Cot mobiles and projectors.
These might be great for entertaining and distracting your little one. But having it moving around above them as they’re trying to nod off can be overstimulating, and actually delay the onset of sleep. Plus, you want your baby to start to associate their cot with sleep and not play time as early as possible. That way the cot itself becomes a great sleepy cue, and helps them to start winding down easier and quicker each time they’re placed there.
Not sure what to do with that adorable cot mobile? Place it over your changing table, a place that you do want to keep your baby distracted and entertained!
Lullabies and music.
Music, singing, and lullabies can be fantastic as a part of a pre-sleep ritual, and when used as a part of a consistent bedtime routine can help signal to your baby that they’re approaching sleep time. But I don’t recommend playing while they’re falling asleep, or during sleep. As the change in rhythm and tones in a song can actually disrupt their sleep, and wake them fully from a lighter sleep phase.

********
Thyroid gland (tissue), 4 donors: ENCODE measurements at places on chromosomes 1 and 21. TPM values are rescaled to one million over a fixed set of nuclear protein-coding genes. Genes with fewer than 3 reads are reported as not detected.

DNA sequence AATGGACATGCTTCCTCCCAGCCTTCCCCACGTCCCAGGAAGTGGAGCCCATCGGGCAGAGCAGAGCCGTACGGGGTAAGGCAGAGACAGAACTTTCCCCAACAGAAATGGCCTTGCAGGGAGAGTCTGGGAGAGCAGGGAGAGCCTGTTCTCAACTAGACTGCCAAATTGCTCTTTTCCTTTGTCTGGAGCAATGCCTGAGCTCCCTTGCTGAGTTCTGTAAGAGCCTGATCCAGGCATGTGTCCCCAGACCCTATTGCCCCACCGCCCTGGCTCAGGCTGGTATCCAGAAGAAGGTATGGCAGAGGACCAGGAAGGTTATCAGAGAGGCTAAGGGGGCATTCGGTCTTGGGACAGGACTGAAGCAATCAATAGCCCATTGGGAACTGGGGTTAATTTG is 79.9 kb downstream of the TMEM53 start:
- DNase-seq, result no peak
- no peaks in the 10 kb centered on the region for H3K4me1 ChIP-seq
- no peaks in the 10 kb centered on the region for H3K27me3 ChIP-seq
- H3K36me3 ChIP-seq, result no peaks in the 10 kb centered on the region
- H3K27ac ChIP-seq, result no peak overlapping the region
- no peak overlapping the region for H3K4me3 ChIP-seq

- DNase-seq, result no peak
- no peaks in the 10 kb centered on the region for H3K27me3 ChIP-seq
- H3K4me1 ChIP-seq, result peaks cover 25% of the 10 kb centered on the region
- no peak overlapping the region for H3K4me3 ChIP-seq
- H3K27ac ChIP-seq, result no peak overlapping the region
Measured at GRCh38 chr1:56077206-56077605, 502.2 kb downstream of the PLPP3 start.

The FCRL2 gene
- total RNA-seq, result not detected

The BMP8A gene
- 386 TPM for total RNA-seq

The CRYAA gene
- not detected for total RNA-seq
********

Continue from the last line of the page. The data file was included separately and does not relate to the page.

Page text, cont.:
Red night lights.
It’s true that red based lights don’t block the production of melatonin (a sleep hormone that can usually only be produced in the dark). So red night lights can be great for overnight feeds or nappy changes when you need a bit of light. But it’s best to turn these off at settling and sleep times. If you’re trying to help settle your baby to sleep in their cot and they can see you, it can end up overstimulating them more. Plus having any light on overnight means that when they stir between sleep cycles they will wake fully if anything in the room catches their eye. Young babies will find the dark particularly soothing, and children won’t begin to be afraid of the dark (if at all) until after 2 years old.
Did any of these surprise you?